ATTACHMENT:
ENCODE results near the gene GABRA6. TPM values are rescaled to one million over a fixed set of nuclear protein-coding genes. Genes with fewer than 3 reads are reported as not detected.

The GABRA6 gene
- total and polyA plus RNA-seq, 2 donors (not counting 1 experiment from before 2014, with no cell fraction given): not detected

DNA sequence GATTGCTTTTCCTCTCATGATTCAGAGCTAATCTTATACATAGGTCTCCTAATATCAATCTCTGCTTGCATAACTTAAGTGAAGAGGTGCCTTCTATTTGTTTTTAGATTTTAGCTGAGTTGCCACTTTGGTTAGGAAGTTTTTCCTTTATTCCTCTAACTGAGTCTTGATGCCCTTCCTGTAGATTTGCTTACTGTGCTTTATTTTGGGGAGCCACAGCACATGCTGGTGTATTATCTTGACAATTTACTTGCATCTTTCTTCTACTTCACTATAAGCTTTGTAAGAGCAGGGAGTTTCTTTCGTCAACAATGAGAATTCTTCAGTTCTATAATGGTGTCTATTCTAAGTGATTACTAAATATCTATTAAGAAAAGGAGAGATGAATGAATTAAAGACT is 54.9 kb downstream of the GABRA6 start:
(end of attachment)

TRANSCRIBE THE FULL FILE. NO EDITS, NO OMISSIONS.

ENCODE results near the gene GABRA6. TPM values are rescaled to one million over a fixed set of nuclear protein-coding genes. Genes with fewer than 3 reads are reported as not detected.

The GABRA6 gene
- total and polyA plus RNA-seq, 2 donors (not counting 1 experiment from before 2014, with no cell fraction given): not detected

DNA sequence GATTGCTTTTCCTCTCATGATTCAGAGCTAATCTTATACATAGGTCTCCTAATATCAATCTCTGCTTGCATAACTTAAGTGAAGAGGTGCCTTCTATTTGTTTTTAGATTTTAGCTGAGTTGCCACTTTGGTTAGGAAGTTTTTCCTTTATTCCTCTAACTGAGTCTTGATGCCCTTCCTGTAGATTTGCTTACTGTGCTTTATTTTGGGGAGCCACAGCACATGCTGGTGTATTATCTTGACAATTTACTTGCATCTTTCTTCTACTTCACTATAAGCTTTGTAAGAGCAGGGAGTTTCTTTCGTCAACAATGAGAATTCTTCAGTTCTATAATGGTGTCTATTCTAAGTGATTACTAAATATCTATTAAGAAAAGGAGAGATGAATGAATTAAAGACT is 54.9 kb downstream of the GABRA6 start: